According to the International Monetary Fund (IMF), the global economy will have a tougher year this year, with one-third of the world expected to enter a recession.
Ms Kristalina Georgieva, the global lender’s Head, explained on Monday that the year 2022 had seen various countries suffer the ripple effects of the ongoing Russia-Ukraine conflict, the resurgence of the COVID-19 virus in China, and stifling inflation indices not just on the African continent but among some of the world’s largest economies.
She insisted while explaining the IMF’s October global economic growth forecast for 2023 that even the best-performing economies might not be immune to the recession’s far-reaching effects.
We expect one-third of the world economy to be in recession,” she said on the CBS news programme Face the Nation.
Even countries that are not in recession, it would feel like a recession for hundreds of millions of people, Ms Georgieva added.
She also noted that the Chinese economy should expect slow growth as they continue to fight the pandemic that has affected production.
For the next couple of months, it would be tough for China, and the impact on Chinese growth would be negative, the impact on the region will be negative, the impact on global growth will be negative, she said.
Because of its resilient labour market, she believes the United States has a better chance of avoiding global contractions.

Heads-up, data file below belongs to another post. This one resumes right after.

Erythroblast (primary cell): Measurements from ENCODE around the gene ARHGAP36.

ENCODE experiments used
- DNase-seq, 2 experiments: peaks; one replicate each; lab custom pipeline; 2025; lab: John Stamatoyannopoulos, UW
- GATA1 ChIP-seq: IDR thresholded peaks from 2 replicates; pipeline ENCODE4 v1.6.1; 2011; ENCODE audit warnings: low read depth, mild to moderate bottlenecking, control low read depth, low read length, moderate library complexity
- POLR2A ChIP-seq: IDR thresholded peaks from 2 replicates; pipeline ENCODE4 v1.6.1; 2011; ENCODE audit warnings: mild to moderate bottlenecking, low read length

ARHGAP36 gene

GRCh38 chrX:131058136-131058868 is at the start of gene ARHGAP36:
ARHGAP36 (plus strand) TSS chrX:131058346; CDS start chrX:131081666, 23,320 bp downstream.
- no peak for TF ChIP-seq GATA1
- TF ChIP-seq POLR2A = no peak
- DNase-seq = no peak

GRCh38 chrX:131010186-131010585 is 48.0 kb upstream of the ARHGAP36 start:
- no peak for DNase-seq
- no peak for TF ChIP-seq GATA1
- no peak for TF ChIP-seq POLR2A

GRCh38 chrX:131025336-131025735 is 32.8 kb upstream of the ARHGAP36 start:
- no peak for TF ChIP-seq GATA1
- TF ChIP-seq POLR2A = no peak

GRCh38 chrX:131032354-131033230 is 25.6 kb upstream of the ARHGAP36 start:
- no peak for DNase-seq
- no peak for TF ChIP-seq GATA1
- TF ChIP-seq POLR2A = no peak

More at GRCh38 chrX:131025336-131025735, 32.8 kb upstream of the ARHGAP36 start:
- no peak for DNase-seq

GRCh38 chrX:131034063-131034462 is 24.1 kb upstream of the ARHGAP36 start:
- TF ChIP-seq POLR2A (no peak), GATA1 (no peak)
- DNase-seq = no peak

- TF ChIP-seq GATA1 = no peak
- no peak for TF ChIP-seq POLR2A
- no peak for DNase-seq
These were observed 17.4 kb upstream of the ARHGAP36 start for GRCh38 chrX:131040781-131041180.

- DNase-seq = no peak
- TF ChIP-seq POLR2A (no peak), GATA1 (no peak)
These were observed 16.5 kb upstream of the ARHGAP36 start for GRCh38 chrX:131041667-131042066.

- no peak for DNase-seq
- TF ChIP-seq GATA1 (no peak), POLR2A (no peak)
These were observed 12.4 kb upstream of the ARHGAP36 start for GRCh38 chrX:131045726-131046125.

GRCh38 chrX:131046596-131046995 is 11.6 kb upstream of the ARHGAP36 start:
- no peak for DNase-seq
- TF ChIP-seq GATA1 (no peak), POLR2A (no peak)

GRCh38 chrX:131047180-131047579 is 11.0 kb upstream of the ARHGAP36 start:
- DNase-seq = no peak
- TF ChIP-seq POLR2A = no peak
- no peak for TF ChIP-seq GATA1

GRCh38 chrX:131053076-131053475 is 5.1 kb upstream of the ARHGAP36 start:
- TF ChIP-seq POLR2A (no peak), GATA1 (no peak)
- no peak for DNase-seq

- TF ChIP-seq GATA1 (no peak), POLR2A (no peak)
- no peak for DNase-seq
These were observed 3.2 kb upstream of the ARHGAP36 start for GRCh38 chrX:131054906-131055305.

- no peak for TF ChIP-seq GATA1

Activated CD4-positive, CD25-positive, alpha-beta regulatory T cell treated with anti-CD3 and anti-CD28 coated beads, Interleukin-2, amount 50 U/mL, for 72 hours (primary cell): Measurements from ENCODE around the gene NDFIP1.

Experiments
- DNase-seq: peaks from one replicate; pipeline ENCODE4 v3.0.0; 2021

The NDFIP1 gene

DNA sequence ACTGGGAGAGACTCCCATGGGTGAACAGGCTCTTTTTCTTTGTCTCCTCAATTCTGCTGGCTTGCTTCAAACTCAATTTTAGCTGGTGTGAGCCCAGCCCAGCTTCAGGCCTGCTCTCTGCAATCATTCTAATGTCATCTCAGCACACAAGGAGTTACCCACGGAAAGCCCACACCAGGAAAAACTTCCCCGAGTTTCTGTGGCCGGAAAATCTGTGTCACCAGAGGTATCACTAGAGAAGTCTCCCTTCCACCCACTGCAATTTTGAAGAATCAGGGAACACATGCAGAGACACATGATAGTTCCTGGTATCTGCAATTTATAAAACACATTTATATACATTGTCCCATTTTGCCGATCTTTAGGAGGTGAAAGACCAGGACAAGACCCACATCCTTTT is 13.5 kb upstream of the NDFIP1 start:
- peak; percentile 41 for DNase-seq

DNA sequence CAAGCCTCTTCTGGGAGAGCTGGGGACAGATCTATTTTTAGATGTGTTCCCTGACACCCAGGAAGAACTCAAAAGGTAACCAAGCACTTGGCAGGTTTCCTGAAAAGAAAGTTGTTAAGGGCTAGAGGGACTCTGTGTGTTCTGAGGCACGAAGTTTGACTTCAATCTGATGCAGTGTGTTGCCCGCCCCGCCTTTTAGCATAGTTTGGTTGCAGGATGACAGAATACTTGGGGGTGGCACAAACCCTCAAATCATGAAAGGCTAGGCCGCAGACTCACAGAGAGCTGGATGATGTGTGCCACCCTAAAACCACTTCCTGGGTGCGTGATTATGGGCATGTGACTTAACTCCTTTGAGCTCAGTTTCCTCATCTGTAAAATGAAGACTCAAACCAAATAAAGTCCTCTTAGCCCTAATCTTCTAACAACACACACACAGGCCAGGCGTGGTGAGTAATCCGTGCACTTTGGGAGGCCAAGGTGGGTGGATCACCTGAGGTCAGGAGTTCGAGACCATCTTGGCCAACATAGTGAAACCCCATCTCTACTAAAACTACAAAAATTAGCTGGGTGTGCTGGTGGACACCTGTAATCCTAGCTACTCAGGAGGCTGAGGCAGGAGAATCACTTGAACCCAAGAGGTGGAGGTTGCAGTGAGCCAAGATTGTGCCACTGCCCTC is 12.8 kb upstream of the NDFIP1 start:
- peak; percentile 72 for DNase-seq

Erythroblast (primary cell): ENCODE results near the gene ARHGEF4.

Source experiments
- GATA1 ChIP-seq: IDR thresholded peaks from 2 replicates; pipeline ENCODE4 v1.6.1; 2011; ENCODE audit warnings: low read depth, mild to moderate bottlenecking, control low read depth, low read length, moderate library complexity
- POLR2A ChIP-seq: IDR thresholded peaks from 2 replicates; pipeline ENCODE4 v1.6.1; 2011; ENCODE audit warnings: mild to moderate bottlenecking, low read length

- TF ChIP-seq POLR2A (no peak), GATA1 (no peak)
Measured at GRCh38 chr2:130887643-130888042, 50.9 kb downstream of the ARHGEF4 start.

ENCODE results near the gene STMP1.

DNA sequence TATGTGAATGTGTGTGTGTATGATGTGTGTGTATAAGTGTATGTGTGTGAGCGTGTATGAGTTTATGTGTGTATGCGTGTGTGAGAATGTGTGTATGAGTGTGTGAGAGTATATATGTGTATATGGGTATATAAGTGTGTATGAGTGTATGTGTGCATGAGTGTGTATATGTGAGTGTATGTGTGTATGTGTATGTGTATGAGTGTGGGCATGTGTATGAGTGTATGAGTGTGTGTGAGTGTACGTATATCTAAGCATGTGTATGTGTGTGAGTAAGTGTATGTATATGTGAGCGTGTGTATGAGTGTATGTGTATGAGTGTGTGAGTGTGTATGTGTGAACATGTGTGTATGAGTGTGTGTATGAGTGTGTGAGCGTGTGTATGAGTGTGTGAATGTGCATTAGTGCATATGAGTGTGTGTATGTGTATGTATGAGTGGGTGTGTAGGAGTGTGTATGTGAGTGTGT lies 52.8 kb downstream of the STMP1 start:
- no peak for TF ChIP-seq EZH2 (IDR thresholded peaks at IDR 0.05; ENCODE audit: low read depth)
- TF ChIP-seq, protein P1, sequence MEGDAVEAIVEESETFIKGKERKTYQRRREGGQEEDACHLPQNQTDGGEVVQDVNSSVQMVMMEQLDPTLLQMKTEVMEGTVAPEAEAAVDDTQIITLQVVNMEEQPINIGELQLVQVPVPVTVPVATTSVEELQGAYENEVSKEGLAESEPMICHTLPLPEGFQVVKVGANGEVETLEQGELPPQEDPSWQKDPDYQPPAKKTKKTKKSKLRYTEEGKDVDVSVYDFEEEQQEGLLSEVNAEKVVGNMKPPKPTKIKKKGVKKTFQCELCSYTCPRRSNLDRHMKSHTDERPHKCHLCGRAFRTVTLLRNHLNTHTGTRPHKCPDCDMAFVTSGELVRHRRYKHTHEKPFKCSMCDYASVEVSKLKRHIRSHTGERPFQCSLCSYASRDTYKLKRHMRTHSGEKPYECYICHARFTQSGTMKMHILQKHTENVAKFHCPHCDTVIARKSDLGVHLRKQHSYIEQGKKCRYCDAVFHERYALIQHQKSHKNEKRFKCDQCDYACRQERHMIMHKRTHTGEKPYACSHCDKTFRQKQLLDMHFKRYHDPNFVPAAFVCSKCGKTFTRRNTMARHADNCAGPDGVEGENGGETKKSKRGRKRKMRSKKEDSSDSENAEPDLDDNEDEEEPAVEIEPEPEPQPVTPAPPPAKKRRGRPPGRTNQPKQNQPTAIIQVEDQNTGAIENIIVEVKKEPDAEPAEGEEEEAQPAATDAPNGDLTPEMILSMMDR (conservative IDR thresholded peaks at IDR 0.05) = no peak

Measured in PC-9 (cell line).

The United States’ economy is remarkably resilient… (and) may avoid recession. “We believe the labour market will remain quite strong,” she said.
Ms Georgieva, speaking on the debt profile of countries, stated that there was a need for some “concern” because many of these nations had gone beyond the recommended borrowing scheme.
Once Russia invaded Ukraine, and that added impetus to inflation, money is not cheap anymore; the advice we give to the government is to focus on your budgets and make sure you have sufficient revenues to collect, and you spend very wisely,” she said.
What we are seeing is the world is a more shock-prone world; the lessons we learned from the last couple of years are that no more are we operating with relative predictability of what the future will bring,” Ms Georgieva disclosed.
What that means for governments is we need to change our mindsets towards more resilience and more precautionary actions, she stated, adding that the outlook for emerging markets in developing economies was even direr due to interest rate hikes and a strong US Dollar.